Every test given to Johnson over the last year, the future Texas A&M Aggie has passed. This week he set the tone for the East team, using his range in coverage to close down passing lanes and deny the offense receptions. He did the same in Saturday’s game, playing perfect coverage and know knocking down a pass in the back of the end zone on fourth and goal that gave his East team the ball back. Johnson has size, speed, athleticism and is a top-flight playmaker – all the things you want out of the centerfielder of your defense.
Kimber has been in and out of the Rivals250 at different points over the years, but the Georgia signee made a compelling case as one of the better cover corners in the country during his week in San Antonio. Kimber was one of the very few defensive backs to give Jaxon Smith-Njigba and Bryant some issues in 1-on-1s and did his best work on short and intermediate routes. He's set to play in the nickel in Athens, a perfect match for a cornerback who's especially disciplined in coverage.
There has been a longstanding debate between Ringo and Elias Ricks as the top cornerback in the country and Ringo certainly won a few people over with a strong outing in San Antonio. The five-star was lockdown in coverage and very easily shadowed receivers downfield and was able to go step-for-step during 1-on-1s. Such is rather easy for someone with 4.3 speed. The Georgia signee collected multiple pass break-ups against talented receivers and made a case as the best cornerback in the event with his performance.
Simon put together one of the best All-American Bowl weeks for a linebacker in recent memory. He finished Saturday’s game with just three tackles, but forced a fumble that got the East team the ball back and had a tremendous overall week of practices. Simon is uniquely gifted for a middle linebacker in that he is just as effective moving backwards as he is coming towards the line of scrimmage. He already has a Rivals250 rankings, but made a strong case to push even further up that list when the final 2020 class rankings are updated later this month.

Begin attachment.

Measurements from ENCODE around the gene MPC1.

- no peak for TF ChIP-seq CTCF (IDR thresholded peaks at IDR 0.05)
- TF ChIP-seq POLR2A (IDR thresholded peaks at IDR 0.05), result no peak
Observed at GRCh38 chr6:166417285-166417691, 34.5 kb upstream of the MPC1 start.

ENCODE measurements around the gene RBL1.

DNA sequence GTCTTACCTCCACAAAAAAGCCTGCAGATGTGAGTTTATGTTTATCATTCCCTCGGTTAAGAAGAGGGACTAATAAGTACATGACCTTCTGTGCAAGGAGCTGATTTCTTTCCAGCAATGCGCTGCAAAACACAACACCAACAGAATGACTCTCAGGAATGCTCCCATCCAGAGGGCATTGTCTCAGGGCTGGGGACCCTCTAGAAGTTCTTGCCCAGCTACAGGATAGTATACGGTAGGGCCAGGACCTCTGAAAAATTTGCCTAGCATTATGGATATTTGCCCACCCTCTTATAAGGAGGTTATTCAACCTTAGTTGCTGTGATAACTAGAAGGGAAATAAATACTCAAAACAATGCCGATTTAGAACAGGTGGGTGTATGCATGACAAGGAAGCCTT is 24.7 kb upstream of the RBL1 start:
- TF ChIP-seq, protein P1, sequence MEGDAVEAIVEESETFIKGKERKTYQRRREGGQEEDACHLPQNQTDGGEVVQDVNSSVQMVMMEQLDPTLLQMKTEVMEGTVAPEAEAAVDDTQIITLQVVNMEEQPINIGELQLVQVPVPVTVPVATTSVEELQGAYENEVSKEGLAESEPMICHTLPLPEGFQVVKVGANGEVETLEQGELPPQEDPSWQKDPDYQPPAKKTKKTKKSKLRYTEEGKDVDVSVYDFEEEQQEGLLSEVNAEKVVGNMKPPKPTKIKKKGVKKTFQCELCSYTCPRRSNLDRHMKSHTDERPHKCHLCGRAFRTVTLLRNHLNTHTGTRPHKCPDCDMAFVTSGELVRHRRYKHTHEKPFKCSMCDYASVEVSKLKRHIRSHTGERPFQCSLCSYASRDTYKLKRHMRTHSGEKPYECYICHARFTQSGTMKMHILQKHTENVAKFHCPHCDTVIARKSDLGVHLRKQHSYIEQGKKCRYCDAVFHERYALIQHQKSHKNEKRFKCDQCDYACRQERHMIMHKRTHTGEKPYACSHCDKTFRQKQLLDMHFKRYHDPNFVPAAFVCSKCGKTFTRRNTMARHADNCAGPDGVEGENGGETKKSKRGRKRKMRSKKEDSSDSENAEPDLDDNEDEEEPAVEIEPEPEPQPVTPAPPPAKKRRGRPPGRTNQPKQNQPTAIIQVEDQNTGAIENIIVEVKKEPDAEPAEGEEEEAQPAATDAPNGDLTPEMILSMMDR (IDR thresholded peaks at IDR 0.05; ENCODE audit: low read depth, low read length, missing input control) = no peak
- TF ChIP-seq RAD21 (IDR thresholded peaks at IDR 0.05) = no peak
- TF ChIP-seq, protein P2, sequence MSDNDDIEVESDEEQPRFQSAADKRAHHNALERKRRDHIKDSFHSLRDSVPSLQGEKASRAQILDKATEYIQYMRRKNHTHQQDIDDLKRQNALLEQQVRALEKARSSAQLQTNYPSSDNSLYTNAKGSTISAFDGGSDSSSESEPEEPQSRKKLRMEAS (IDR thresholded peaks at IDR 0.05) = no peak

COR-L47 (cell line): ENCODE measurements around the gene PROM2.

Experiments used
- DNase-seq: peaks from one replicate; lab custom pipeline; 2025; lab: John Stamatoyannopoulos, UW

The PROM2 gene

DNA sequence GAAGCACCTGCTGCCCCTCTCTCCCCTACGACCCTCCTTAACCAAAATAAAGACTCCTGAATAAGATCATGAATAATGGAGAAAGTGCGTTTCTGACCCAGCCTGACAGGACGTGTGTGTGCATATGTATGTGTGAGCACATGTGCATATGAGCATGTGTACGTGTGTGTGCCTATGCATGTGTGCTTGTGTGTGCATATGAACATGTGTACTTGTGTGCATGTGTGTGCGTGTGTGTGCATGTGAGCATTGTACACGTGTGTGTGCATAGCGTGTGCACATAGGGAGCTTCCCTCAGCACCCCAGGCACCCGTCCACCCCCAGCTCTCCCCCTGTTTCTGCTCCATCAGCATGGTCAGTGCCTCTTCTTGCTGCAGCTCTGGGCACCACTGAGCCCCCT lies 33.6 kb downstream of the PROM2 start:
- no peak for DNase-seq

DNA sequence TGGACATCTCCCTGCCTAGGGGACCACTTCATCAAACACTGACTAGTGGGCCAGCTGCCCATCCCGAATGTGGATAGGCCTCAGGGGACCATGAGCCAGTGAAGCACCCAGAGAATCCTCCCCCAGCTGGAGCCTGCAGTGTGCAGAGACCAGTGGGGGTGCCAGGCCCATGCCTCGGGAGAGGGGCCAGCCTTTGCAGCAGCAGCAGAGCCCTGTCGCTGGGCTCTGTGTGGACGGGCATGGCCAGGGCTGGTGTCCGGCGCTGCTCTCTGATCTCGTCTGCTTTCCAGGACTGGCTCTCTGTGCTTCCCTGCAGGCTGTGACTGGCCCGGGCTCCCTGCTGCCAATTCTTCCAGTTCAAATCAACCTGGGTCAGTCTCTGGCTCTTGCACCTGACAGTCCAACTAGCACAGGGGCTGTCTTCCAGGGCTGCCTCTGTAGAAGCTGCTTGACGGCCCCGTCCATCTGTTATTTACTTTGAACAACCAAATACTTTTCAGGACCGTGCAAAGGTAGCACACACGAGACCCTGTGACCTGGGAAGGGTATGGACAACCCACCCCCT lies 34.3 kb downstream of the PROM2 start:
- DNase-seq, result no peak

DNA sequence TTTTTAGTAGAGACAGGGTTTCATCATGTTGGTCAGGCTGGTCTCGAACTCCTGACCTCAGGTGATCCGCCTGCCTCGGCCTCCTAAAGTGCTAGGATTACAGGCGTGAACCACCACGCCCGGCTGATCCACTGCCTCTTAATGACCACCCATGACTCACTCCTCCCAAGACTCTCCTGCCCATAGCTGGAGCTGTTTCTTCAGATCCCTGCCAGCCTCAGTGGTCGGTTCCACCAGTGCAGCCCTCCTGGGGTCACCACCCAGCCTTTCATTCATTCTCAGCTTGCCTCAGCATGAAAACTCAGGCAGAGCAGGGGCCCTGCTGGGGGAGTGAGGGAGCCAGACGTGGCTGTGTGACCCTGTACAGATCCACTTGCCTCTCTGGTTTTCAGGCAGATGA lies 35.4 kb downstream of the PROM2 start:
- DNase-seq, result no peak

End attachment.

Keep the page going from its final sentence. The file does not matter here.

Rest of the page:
There's an argument to be made that Smith-Njigba would have been the top skill position player in San Antonio before an injury took place during the joint East-West practice on Wednesday afternoon. The Ohio State signee was lights out in 1-on-1s and gave every defensive backs fits. He has a proficient release off the line and consistently separates. He has sticky hands, is especially quick in and out of his breaks and made plays on short, intermediate and long plays downfield. Smith-Njgiba certainly lived up to his five-star status.
There are going to be a lot of questions going forward about what happened with Davis this week, but whatever the outcome, this was not a five-star performance. After playing second-team cornerback all week behind Devito Tisdale, who was having his own struggles containing the wide receivers in San Antonio, Davis did get the start in Saturday’s game and promptly gave up a 75-yard touchdown on a play where he gave minimal effort or resistance. The Clemson signee showed little interest and little effort. It was a very perplexing performance.
Offensive line has one of the steepest learning curves from high school to the college game, and it is not uncommon to see offensive linemen behind their defensive line counterparts in a game like the All-American Bowl. Rosengarten, however, was further behind that curve than many of his fellow offensive linemen. The ability to bend and move effectively in an athletic stance is key, especially at left tackle, but Rosengarten tends to play high and paid for it when Will Anderson planted him on his backside during the joint team session Wednesday. Rosengarten has a good football frame, but there’s a lot of technical and athletic development that needs to happen here.
The theme continues with offensive linemen who took their lumps in San Antonio and Ward is another victim. The uncommitted tackle struggled against powerful defensive ends who pushed him back time and time against. Ward was equally as slow out of his breaks to handle speedy edge-rushers that made him look lost at times. He has great size and length, but he'll need to shore up a lot of different aspects of his game before he faces elite defensive linemen.